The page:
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Cyber hackers frequently target life sciences companies due to the amount of sensitive data that they possess. Vulnerabilities within the industry often include outsourcing information technology services, limited data storage protection, and inadequate IT policies and procedures. A PwC survey was recently conducted and revealed that almost 50 percent of pharmaceutical and life science organizations have experienced a security breach in the past year; and the biggest threats to these two industries are sophisticated viruses such as Advanced Persistent Threats (APTs) and malware exploits. Read more…

Steps to reduce the risk of nutraceuticals

October 23, 2015 Leave a comment

pills3Dietary supplements, such as amino acids, vitamins, minerals, and other complementary nutrition products, send approximately 23,000 people in the U.S. to the emergency room each year. A new study published in the New England Journal of Medicine reports that there is legitimate risk associated with taking these supplements.

At the hospitals analyzed in the study, researchers connected 3,667 emergency room visits to supplements. Based on these numbers, the study infers that 23,005 adverse events occur each year across the U.S and adults ages 20 to 34 made up 28 percent of hospitalizations. Weight-loss products were attributed to most emergency room visits per year by women, while visits for men were contributed to body building products or sexual enhancement products. Read more…

New insurance template for Swiss clinical trials

October 2, 2015 Leave a comment

clinicalTrialsThe Swiss Ethics Committees on research involving humans has recently released a new certificate of insurance/policy template that insurers must follow. As part of this new format, the Committee now requires the insured risk be categorized as category A, B, or C as outlined by Ordinance on Clinical Trials in Human Research (Clinical Trials Ordinance; ClinO) of September 20, 2013 (Status as of January 1, 2014). Insurers do not have the descriptions for the classifications, and are prohibited from providing advice regarding categorization of a trial. Sponsors or their CROs must seek advice from the Swiss Ethics Committees on research involving humans to determine the appropriate classification for their trial. Categorization of the trial is required before the certificate of insurance meets the requirements of the Human Research Act (HRA) and the Ordinance on Clinical Trials in Human Research (ClinO) can be issued. Certificates cannot be issued without the categorization of the Insured risk. Read more…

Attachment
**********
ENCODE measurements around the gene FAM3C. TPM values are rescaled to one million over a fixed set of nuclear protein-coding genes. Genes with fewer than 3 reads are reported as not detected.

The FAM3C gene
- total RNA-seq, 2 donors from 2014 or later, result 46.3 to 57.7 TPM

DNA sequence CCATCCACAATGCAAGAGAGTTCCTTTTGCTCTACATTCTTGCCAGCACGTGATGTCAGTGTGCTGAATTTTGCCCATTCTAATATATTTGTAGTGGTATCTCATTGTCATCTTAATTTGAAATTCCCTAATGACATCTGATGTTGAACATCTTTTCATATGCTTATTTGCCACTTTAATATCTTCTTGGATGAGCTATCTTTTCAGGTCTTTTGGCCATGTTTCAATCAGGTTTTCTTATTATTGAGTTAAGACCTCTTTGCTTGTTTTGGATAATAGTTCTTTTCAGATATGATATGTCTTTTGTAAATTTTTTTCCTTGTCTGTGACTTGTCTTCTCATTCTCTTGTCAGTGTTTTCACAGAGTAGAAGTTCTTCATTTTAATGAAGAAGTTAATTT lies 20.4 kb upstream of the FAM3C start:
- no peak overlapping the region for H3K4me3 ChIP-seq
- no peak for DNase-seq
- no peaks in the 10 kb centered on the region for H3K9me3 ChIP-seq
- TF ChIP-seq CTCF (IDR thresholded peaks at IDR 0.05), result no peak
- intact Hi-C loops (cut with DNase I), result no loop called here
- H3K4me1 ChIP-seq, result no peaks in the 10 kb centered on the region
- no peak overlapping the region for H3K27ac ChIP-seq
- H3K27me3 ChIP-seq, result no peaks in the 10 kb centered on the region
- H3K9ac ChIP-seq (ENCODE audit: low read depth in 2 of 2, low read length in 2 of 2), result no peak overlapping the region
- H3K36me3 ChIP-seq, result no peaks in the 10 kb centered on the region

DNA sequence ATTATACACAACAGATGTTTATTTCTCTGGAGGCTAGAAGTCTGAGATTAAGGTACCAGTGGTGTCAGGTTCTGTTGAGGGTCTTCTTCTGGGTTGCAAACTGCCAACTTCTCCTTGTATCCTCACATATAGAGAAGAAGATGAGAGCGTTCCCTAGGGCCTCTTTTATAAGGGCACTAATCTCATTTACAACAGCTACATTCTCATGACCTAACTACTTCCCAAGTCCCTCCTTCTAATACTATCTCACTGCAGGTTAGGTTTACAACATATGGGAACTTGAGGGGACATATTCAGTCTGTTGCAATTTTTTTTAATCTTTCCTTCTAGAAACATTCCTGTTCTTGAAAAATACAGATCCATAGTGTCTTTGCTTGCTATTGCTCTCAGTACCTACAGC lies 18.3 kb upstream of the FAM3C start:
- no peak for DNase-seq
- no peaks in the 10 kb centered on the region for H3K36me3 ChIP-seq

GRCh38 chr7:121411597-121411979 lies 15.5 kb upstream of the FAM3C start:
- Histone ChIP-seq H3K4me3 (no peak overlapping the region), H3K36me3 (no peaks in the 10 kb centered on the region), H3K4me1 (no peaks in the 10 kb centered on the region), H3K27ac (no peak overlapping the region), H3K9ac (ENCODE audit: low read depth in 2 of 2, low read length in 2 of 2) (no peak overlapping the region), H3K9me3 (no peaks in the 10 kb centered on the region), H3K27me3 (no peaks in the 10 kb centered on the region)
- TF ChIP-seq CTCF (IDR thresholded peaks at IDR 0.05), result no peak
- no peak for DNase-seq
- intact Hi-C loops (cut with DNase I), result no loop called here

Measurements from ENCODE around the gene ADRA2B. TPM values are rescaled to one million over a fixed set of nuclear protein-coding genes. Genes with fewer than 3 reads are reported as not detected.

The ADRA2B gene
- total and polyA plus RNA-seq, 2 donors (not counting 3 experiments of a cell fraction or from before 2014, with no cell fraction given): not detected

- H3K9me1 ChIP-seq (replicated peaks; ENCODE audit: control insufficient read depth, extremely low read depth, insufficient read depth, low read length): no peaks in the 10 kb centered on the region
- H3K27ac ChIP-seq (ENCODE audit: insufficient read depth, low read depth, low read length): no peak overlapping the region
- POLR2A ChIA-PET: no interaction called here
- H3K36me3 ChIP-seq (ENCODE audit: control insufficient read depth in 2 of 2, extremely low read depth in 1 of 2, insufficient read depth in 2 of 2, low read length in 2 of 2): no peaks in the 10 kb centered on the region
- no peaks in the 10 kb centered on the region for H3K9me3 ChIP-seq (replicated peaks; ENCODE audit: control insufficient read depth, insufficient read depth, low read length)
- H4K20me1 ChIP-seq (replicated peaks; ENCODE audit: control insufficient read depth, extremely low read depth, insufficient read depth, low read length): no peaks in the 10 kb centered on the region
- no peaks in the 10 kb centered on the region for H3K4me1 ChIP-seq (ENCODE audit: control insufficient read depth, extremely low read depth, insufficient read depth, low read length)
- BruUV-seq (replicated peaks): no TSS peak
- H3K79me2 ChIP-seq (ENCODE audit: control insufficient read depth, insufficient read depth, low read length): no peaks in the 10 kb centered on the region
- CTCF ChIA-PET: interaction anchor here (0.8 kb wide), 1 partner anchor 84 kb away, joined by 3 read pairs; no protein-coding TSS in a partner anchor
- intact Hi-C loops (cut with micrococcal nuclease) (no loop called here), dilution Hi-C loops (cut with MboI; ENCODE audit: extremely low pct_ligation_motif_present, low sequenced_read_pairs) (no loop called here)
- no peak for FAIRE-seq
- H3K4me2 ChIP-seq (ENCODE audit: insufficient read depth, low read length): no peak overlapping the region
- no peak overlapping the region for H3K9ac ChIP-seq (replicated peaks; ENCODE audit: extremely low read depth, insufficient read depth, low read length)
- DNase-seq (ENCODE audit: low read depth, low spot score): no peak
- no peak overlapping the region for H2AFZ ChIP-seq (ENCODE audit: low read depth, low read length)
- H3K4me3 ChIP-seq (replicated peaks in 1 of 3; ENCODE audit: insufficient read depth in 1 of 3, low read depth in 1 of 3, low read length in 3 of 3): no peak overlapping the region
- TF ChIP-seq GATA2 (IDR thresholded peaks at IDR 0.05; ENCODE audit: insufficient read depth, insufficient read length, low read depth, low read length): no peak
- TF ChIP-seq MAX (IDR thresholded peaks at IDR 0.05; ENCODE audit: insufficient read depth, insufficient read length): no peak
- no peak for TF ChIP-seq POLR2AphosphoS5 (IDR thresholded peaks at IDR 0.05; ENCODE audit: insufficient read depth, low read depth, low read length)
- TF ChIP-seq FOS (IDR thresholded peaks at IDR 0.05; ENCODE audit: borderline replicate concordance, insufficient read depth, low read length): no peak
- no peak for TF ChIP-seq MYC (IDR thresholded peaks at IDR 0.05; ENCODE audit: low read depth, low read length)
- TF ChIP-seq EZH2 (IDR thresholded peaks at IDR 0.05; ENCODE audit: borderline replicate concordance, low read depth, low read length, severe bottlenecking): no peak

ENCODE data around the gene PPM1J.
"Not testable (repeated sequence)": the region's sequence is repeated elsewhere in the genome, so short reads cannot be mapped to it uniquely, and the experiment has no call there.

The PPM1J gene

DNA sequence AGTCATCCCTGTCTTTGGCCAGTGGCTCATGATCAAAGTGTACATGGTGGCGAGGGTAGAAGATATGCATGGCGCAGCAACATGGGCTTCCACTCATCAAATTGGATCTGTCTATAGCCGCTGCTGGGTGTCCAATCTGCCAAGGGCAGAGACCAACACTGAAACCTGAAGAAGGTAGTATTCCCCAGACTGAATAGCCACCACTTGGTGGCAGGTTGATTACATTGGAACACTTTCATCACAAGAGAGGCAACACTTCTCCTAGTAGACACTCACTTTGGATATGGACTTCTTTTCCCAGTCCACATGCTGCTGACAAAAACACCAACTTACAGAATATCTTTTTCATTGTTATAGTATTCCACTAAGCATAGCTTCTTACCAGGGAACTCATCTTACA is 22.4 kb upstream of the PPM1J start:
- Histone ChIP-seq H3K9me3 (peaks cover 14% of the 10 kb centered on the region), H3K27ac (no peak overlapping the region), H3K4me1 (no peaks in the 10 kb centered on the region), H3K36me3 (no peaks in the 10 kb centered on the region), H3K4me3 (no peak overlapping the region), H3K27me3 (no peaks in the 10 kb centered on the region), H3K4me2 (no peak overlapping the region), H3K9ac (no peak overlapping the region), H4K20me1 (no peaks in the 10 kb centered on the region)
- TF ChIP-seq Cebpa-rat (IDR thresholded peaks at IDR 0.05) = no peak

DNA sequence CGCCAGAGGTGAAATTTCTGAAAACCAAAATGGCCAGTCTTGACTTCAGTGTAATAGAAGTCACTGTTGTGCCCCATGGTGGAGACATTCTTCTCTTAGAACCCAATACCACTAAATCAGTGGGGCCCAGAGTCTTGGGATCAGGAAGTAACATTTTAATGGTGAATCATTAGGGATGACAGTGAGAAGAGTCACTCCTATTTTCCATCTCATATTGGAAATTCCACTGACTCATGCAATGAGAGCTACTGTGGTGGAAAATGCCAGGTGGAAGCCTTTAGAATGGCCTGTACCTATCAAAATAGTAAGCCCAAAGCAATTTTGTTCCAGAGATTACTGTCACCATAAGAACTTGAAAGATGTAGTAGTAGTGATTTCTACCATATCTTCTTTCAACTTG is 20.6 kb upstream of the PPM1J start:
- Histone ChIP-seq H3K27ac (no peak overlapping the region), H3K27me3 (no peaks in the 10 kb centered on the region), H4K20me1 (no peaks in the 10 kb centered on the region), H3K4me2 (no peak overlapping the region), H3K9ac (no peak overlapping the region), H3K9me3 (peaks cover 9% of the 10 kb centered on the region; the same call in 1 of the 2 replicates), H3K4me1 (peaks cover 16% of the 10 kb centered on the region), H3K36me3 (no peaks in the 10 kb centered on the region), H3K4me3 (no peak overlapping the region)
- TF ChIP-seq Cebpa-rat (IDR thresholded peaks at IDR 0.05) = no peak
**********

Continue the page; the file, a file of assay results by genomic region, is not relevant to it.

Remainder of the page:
Court approves Vascepa® for off-label use despite pushback from FDA

pill_bottlesOn Friday August 7th, the Southern District Court of New York permitted Amarin Pharma to promote certain off-label uses of its 2012 FDA-approved drug, Vascepa®. The FDA has made it known that promoting uses of drugs that are not on FDA-approved labeling violates the Food, Drug, and Cosmetic Act (FDCA). This means that a manufacturer can promote its drug for its approved intended use, but a true and non-misleading promotion of an off-label use is considered misbranding. Doing so is prohibited conduct, and could result in penalties and criminal prosecution. Read more…